“Disenfranchised grief” is a term coined by Kenneth Doka in the 1980s. It refers to a loss that the griever feels unable to fully mourn because of societal views about the circumstances of the death or the person themselves who died. Some common reasons* that people may experience disenfranchised grief include:
Loss of someone society does not deem as a significant relationship
Society often sends the message that we have the right to mourn immediate blood-related family members, but other relationships are not as worthy of grieving. Some examples include:
- Loss of an ex-spouse/ex-partner
- Loss of a step-child or foster child
- Loss of a co-worker
- Loss of a friend
- Loss of a pet
- Miscarriage or stillbirth
Loss of someone known through a stigmatized relationship
Society often sends the message that some relationships are not as legitimate as others and therefore not as worthy of grieving. Some examples include:
- Loss of a same-sex partner
- Loss of a partner from an affair
- Loss of an unmarried romantic partner
Loss of someone through stigmatized means
Society often sends the message that some causes of death are shameful or deserved by the person who died, sending the implicit message that these losses are not as worthy of grieving. Some examples include:
- Loss by suicide
- Loss by drug overdose
- Loss by gang involvement
- Loss by abortion
- Loss by HIV/AIDS
Experiencing one of these losses may (but does not necessarily) mean you feel less able to access support and validation around the significance of your loss. It may feel like you are getting explicit messages that you are not entitled to your feelings about a loss. It may also be more subtle and difficult to pinpoint from where you have internalized the message that your grief was not real or valid. It can be difficult to move through the grief process when you feel like you do not have the right to grieve. If you feel that you may be experiencing disenfranchised grief, there are some things that may help:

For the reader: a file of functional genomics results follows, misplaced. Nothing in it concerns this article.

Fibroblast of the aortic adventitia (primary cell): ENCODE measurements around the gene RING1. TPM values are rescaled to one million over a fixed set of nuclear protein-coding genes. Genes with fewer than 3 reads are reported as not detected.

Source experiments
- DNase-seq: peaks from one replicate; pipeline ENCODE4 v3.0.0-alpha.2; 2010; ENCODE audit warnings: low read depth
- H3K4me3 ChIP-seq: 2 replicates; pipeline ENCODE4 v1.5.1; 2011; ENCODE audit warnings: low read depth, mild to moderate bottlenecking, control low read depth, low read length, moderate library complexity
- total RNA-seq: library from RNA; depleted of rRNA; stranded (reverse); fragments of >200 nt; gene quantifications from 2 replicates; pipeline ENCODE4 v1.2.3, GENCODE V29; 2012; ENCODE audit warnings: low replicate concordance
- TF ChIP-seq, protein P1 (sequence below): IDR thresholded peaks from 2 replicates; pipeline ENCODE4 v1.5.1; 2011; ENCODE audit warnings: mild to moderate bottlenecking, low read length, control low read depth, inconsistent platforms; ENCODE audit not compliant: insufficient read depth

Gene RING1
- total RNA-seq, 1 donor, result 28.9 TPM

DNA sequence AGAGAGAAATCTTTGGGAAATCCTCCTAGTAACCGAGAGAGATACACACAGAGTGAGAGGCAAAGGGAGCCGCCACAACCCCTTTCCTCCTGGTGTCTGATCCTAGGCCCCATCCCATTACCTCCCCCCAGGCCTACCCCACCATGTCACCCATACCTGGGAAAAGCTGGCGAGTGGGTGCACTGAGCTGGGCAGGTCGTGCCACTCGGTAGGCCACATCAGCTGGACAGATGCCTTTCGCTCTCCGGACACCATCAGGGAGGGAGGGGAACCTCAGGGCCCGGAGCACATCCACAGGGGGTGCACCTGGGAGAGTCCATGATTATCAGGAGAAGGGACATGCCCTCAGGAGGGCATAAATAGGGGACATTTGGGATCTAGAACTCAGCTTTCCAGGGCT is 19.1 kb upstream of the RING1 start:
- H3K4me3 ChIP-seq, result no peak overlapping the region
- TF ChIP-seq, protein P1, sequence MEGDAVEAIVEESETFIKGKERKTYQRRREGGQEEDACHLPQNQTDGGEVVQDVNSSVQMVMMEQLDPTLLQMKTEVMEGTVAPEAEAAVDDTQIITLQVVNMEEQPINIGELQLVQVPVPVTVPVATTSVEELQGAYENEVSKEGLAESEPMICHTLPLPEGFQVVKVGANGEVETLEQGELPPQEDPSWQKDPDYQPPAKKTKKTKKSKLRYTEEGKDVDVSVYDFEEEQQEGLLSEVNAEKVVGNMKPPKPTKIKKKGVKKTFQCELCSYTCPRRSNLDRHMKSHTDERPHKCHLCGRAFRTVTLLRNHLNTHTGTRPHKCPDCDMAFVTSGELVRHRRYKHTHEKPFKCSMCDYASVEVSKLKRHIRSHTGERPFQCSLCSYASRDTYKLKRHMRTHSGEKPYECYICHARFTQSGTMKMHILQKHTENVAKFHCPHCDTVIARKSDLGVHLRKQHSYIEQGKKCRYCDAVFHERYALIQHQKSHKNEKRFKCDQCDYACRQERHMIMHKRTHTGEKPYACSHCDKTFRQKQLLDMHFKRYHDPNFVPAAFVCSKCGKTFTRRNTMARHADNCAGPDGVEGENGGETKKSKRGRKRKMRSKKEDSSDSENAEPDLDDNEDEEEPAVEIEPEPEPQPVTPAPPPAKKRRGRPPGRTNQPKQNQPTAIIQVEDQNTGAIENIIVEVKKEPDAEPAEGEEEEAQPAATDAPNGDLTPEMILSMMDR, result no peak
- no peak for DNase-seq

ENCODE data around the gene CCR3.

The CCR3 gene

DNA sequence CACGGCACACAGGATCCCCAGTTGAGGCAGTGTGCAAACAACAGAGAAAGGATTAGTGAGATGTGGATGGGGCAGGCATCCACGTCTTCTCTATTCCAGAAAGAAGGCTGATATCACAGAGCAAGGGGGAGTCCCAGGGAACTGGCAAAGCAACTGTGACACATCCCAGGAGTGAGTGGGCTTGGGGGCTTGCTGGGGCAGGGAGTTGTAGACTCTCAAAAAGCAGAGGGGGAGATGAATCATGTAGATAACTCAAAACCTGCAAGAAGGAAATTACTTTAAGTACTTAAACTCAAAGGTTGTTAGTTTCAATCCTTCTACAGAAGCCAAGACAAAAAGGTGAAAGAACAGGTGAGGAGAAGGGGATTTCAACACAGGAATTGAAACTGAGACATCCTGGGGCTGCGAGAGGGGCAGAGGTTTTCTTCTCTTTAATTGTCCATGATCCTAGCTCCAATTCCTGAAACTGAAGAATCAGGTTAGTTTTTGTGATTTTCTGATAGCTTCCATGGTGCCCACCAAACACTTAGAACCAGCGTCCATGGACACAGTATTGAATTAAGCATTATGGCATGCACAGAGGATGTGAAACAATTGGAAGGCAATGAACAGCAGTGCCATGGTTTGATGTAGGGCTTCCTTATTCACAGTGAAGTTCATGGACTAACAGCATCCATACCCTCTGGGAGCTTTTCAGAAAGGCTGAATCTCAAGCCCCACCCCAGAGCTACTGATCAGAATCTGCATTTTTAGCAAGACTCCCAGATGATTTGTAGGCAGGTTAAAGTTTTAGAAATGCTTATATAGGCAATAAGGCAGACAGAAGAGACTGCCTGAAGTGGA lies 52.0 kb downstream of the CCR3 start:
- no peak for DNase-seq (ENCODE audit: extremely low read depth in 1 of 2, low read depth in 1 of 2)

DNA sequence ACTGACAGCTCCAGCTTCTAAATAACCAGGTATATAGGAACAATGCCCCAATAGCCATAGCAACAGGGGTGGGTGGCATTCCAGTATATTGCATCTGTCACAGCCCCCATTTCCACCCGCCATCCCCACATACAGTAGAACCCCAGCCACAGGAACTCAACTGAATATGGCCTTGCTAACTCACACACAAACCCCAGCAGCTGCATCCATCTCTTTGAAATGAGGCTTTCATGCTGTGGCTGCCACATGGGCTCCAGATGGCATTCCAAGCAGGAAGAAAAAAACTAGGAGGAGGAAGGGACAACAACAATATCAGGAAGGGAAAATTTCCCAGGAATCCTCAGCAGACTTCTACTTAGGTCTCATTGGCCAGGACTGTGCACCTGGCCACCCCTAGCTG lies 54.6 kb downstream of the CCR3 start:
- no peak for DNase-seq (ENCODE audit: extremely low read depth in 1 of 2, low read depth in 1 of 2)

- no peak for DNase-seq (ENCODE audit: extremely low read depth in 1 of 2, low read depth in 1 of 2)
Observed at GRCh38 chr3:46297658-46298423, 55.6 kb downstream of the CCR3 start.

- Finding others with similar losses. There are several groups in the area for people who have experienced potentially stigmatizing losses (e.g., groups for parents of murdered children, groups for people who lost a loved one to suicide, etc.). There are also strong online communities and forums for people with potentially disenfranchised losses (discussion forums for people who have lost a same-sex partner, online support groups for people who have lost a child to miscarriage, etc.). Hearing others’ experiences may help you to feel less alone in your grief and normalize the reactions to grief that you are experiencing.
- Seeking counseling. You may not be ready for a group or to seek social supports. Speaking to an individual counselor may assist you to sort through your complex feelings around your loss and legitimize that what you are feeling is real.
- Creating a ritual. Perhaps due to the nature of your relationship with a deceased loved one you were not welcome at a funeral/memorial service or there simply was not one (e.g., pet loss, miscarriage). Identifying a way for you to remember your loved one could be helpful. It could be as elaborate as creating your own remembrance service or as simple as identifying an object to display to symbolize your bond.
- Read more about disenfranchised grief. There are several books, articles, and blog posts available about this topic. Learning more about this kind of grief may help you to separate societal messages about your loss from how you actually feel.
Please know that no matter who you lost or how you lost them, your grief is valid and your feelings are legitimate. If you are having trouble with a potentially stigmatizing loss, we hope this post gave you some language for your experience and helped you feel a little less alone.
by Sarah M., grief counselor
*Examples of disenfranchised grief borrowed heavily from https://whatsyourgrief.com/disenfranchised-grief/